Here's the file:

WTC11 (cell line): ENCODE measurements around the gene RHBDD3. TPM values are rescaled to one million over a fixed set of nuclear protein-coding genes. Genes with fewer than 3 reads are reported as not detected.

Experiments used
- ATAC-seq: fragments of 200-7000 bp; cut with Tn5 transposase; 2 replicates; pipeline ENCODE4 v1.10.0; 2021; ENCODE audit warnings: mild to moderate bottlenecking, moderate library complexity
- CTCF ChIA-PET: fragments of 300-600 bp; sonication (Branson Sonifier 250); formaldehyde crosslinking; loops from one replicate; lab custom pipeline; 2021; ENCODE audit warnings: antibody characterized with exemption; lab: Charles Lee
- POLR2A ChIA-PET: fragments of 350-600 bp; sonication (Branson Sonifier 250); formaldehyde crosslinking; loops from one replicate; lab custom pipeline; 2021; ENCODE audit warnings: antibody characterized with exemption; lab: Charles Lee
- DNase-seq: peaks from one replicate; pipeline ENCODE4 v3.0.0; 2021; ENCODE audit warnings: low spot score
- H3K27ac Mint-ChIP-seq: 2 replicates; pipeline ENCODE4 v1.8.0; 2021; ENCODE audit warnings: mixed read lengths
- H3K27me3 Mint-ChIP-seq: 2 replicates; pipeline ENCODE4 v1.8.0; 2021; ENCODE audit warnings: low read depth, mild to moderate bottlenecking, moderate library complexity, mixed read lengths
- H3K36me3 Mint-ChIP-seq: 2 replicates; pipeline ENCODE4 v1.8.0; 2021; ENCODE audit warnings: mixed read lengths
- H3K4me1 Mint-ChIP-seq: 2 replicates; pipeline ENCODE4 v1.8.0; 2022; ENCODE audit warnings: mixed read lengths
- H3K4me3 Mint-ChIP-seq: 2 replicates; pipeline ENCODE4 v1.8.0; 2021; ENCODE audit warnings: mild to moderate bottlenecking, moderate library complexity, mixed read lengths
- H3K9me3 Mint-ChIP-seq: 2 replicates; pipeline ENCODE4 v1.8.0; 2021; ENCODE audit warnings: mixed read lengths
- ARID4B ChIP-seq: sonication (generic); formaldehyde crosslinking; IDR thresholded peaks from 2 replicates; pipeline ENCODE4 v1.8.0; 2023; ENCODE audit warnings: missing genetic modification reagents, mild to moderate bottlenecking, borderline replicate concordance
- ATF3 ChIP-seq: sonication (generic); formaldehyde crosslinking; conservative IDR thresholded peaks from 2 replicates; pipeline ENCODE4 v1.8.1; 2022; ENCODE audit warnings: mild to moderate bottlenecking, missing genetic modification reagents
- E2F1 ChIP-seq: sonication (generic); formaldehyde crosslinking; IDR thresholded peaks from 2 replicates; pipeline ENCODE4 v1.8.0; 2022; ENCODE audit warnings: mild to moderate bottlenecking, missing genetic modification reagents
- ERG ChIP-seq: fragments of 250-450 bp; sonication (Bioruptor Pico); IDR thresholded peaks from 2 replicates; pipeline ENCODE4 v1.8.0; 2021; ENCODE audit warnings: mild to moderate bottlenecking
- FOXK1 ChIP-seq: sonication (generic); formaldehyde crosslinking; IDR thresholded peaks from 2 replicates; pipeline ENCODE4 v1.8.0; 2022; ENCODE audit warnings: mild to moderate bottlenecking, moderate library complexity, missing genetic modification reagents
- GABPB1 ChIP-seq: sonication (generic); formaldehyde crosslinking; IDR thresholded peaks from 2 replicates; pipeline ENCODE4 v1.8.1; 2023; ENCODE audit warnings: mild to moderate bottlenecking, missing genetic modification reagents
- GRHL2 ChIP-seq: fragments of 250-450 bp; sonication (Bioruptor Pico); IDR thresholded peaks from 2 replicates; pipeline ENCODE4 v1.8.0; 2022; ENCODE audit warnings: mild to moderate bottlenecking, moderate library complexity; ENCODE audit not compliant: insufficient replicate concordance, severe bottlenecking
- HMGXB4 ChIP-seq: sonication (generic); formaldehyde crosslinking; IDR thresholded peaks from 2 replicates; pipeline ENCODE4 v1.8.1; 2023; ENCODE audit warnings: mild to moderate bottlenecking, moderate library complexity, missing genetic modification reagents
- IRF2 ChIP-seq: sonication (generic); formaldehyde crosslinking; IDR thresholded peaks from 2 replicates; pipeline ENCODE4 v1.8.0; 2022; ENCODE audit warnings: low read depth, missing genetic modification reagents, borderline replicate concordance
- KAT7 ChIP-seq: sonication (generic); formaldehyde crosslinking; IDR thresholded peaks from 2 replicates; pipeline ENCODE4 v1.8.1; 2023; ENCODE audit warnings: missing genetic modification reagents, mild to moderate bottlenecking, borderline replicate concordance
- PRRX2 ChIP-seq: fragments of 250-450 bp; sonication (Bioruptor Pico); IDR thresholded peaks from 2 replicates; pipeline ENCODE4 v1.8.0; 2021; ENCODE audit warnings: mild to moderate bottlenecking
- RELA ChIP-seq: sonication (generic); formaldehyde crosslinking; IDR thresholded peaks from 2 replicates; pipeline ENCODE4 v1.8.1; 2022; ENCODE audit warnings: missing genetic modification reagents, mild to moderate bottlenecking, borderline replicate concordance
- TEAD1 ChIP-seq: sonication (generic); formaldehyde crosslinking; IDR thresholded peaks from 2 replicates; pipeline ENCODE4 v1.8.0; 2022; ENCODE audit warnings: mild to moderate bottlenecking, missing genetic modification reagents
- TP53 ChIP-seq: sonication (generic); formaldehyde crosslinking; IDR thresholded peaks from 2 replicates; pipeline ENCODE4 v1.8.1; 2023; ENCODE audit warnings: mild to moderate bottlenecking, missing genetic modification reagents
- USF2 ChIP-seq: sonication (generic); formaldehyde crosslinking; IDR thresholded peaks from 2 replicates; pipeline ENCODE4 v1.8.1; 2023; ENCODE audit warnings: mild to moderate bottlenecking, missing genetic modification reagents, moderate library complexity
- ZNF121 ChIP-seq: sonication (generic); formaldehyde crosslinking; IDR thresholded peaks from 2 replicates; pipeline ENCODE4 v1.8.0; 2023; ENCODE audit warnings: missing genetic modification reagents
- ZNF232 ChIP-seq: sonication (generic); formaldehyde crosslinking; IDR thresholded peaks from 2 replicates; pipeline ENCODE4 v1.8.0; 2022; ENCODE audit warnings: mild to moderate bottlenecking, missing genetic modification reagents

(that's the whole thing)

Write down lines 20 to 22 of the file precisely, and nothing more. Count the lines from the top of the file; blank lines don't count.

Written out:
- HMGXB4 ChIP-seq: sonication (generic); formaldehyde crosslinking; IDR thresholded peaks from 2 replicates; pipeline ENCODE4 v1.8.1; 2023; ENCODE audit warnings: mild to moderate bottlenecking, moderate library complexity, missing genetic modification reagents
- IRF2 ChIP-seq: sonication (generic); formaldehyde crosslinking; IDR thresholded peaks from 2 replicates; pipeline ENCODE4 v1.8.0; 2022; ENCODE audit warnings: low read depth, missing genetic modification reagents, borderline replicate concordance
- KAT7 ChIP-seq: sonication (generic); formaldehyde crosslinking; IDR thresholded peaks from 2 replicates; pipeline ENCODE4 v1.8.1; 2023; ENCODE audit warnings: missing genetic modification reagents, mild to moderate bottlenecking, borderline replicate concordance